(London Post – Media Reports) Britain and Kazakhstan signed trade deals worth £3 billion (US$4.6 billion) as London rolled out the red carpet for the country’s autocratic President Nursultan Nazarbayev.
Nazarbayev’s visit prompted fresh criticism of Prime Minister David Cameron’s government from human rights campaigners, two weeks after a lucrative state visit by Chinese President Xi Jinping.
The pro-Russian Kazakh leader is also due to have lunch with Queen Elizabeth II on Wednesday, when he will be greeted by a guard of honour at Buckingham Palace.
Cameron said he wanted Britain to be Kazakhstan’s “partner of choice”, adding: “We can see that being put into practice right here, right now, with our countries and businesses about to sign 40 contracts and memoranda of understanding worth £3 billion.”
He pointed to deals involving four new gas plants and a steel production facility in Kazakhstan as key components of trade ties between the two countries.
Nazarbayev told Cameron: “What we are asking is just come over, do your business, earn your money together with us. We welcome the business and we are creating exceptional conditions for this.”
Asked whether Cameron would raise Kazakhstan’s human rights record during their meeting, Cameron’s spokeswoman told reporters earlier that no issues would be “off the table”.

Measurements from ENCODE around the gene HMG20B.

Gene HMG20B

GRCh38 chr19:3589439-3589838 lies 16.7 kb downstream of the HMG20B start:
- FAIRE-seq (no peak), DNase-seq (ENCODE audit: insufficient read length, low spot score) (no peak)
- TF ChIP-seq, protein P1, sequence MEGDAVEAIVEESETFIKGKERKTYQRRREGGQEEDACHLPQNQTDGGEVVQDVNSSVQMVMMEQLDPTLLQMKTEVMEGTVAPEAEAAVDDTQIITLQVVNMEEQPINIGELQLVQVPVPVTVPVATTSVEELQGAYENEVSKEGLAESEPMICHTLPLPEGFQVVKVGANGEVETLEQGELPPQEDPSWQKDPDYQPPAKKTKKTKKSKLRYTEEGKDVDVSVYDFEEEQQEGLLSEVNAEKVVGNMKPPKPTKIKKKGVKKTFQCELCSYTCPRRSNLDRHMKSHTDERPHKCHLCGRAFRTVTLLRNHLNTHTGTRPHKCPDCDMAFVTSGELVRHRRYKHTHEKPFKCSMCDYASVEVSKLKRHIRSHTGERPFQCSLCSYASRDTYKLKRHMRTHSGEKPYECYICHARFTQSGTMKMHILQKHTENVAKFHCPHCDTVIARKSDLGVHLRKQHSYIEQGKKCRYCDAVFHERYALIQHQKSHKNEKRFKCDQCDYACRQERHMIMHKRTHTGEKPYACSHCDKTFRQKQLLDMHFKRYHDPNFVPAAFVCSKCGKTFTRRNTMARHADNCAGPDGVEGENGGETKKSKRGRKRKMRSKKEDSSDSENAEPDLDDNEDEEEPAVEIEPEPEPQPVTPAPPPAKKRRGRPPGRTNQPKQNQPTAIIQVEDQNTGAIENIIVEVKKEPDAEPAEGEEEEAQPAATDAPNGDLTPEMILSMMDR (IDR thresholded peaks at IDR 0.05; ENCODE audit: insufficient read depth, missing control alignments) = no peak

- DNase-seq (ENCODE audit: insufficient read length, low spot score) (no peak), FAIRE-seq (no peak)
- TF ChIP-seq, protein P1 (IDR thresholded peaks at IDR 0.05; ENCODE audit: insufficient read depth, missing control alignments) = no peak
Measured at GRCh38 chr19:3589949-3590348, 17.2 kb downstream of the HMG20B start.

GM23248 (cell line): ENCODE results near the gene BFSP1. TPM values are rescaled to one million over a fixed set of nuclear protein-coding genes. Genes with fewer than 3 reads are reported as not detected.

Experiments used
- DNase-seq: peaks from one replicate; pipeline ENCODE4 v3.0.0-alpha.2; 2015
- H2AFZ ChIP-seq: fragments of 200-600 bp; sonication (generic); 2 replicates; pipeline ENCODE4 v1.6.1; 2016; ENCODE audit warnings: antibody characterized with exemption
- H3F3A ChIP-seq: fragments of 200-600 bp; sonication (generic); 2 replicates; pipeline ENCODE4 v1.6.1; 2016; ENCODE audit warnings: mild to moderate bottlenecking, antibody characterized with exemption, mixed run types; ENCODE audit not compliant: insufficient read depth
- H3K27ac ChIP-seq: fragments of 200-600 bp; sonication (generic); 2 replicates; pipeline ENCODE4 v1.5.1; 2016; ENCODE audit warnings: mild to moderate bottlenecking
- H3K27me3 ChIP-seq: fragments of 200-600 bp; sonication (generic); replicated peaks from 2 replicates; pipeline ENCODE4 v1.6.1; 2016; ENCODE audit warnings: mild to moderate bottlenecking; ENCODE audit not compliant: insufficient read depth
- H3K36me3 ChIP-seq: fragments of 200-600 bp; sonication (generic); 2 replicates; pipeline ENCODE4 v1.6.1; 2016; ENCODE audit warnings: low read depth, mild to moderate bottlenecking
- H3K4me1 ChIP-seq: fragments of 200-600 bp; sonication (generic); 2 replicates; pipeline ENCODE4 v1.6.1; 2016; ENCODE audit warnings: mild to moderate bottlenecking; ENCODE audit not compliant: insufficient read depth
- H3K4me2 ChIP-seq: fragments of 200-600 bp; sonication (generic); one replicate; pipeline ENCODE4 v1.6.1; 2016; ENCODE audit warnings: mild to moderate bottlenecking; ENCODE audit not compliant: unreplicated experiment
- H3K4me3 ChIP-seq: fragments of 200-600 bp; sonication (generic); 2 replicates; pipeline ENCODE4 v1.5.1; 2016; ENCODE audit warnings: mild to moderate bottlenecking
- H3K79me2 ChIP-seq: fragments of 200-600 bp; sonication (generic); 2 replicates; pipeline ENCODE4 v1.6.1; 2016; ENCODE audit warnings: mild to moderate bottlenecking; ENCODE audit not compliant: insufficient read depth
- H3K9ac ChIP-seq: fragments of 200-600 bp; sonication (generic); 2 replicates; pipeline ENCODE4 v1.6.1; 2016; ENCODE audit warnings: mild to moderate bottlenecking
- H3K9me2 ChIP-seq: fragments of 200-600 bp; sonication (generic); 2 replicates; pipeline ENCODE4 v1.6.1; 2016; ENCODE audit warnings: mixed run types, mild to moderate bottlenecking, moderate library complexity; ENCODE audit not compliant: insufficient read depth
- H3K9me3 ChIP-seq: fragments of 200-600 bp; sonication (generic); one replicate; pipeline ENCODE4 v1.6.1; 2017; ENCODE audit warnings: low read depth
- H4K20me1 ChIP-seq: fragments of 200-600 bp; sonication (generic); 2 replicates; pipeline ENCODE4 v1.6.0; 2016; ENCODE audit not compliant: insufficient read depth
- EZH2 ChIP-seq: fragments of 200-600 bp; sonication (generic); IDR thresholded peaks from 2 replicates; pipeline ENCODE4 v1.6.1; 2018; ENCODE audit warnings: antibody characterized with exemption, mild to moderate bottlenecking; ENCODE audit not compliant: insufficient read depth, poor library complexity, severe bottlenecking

“The prime minister by having a strong, engaging relationship with a range of different countries enables us to raise matters of concern and talk about them in person,” she added.
But Allan Hogarth of Amnesty International UK said Kazakhstan had a “terrible track record over the torture of criminal suspects and in crackdowns on peaceful protesters and journalists.” “Pursuing contracts with oil and gas-rich countries like Kazakhstan must not come at the cost of silence on human rights abuse,” he said.
Nazarbayev has ruled Kazakhstan with virtually no opposition since two years before independence from the Soviet Union in 1991. He won a fresh five-year term with nearly 98 per cent of the vote in a weakly-contested election in April.
The energy-rich ex-Soviet Central Asian nation is currently struggling to deal with low oil prices and the impact of neighbouring Russia’s economic crisis. Kazakhstan’s growth has shrunk to less than a third of 2013 levels on the back of the steep decline in oil prices and the Russian recession.